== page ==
On 7 May 2009 when China submitted the Nine-dashed Lines Map to the United Nations. Their map claims large areas of the Exclusive Economic Zone (EEZ) and Extended Continental Shelf (ECS) of the Philippines, Vietnam, Malaysia, Brunei, and Indonesia. On the map, China is claiming 85.7% of the entire South China Sea. Their claim covers 3 million square kilometers out of the 3.5 million square kilometers surface area of the South China Sea. Since China did not provide any legal basis for the dashes, and the dashes also had no fixed coordinates, Philippines, Malaysia, Vietnam and Indonesia protested against China’s claim.

The Philippines is greatly affected by the Nine-dashed Lines Map because the Philippines loses about 80% of its EEZ facing the West Philippine Sea. This includes the entire Reed Bank and part of the Malampaya gas field. That is around 381,000 square kilometers of loss in maritime space, and 100% of the Philippines’ ECS which covers an estimate of 150,000 square kilometers of maritime space.

Therefore, in January 2013, the Philippines formally initiated arbitration proceedings against China’s claim on the territories within the Nine-dashed Lines that includes the Scarborough Shoal. Then, Justice Antonio T. Carpio, former Senior Associate Justice of Republic of the Philippines Supreme Court, defended the Philippines’ right of ownership of the little islands within our territory to the international Arbitral Tribunal. He pointed out our legal rights through legitimate historical records.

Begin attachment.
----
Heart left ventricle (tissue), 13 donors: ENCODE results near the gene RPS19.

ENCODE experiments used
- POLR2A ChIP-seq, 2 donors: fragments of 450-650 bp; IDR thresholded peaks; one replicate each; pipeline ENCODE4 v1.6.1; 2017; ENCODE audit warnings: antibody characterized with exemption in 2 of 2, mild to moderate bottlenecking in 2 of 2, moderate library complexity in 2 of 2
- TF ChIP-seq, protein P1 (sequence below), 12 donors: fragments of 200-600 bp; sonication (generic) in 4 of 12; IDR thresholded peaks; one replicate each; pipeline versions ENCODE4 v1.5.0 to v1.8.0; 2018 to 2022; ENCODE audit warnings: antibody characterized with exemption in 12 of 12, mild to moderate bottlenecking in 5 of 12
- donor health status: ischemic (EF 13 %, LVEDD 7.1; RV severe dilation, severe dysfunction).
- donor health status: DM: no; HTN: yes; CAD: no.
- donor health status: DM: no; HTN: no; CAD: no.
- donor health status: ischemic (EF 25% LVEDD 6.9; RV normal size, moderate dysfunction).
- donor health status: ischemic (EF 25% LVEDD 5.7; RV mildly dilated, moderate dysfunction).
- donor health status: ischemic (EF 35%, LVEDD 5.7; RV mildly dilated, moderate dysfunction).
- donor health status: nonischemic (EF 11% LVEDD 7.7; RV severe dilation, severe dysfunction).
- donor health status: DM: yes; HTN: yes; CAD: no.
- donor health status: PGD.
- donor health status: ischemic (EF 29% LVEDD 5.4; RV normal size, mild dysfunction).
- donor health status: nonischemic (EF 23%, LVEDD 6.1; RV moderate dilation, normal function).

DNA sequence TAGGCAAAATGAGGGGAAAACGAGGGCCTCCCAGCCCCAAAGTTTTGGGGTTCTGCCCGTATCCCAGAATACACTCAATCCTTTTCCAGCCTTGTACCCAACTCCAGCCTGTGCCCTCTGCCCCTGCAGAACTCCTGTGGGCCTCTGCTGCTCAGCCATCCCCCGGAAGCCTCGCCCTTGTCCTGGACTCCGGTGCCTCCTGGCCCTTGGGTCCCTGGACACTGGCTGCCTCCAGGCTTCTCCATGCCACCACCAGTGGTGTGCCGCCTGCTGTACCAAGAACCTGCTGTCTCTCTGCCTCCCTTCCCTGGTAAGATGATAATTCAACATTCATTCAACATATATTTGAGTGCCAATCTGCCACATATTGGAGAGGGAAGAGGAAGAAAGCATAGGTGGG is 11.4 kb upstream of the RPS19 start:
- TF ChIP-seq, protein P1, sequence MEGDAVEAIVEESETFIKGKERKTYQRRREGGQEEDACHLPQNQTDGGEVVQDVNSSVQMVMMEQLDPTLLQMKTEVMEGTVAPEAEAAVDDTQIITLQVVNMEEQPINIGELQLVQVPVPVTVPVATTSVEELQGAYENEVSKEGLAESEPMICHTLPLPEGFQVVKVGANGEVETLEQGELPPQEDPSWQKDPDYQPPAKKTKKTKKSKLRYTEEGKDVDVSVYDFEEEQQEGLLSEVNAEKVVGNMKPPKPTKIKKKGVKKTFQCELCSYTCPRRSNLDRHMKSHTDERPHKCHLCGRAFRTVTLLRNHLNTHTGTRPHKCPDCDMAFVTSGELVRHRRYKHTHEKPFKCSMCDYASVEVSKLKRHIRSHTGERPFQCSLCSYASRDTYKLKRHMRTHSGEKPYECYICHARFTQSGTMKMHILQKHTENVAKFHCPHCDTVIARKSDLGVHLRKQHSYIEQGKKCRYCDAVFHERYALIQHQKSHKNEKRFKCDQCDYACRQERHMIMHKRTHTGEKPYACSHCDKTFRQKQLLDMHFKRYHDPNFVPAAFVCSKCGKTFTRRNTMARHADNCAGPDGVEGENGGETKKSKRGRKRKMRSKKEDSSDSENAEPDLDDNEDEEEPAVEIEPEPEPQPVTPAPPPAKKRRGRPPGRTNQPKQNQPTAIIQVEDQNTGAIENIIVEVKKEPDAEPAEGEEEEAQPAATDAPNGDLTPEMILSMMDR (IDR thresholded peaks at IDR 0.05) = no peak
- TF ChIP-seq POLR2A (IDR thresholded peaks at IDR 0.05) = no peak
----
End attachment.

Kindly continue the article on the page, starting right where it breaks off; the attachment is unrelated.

It was on 12 July 2016 when the Philippines won the arbitration case it filed against China after the Permanent Court of Arbitration in The Hague, Netherlands. The verdict invalidated Beijing’s Nine-dashed Lines Map claim on South China Sea. In response, China refused to accept and acknowledge the arbitral ruling.

South China Sea is significant not only to Asian countries but also to the world. Each year, US$5.3 trillion ship-borne goods travel through South China Sea. This number is almost one-half of the world’s shipborne trade in tonnage. Additionally, a great percentage of the petroleum imports of South Korea, Japan, Taiwan, and China pass through the South China Sea. There are also 2 billion people who live in the 10 countries bordering the South China Sea where hundreds of millions of people depend on fish there for their protein. Lastly, the maritime area that is close to the coast of the countries bordering the South China Sea is rich in oil and gas resources. South China Sea is rich in methane hydrate – a potential source of energy.


[1] Parrocha, Azer (12 November 2020). Philippine News Agency. “Arbitral ruling can’t be ignored by any country, Duterte to Asean”. Retrieved from https://www.pna.gov.ph/articles/1121630

Photo credit:

President Duterte - https://pcoo.gov.ph/news_releases/asean-must-demand-climate-justice-says-president-duterte/

Nine-Dashed Line - Justice Antonio T. Carpio. “The South China Sea West Philippine Sea Dispute” - https://www.slideshare.net/SamGalope/lecture-the-south-china-sea-west-philippine-dispute-justice-antonio-t-carpio-philippine-social-science-center


2nd Floor, Suite 6,

Corinthian Plaza Building,

Paseo De Roxas, Legaspi Village,

Makati, Philippines

Phone: +632 251 5599

Subscribe to Our Newsletter

  • White Facebook Icon

© Philippine Resources Journal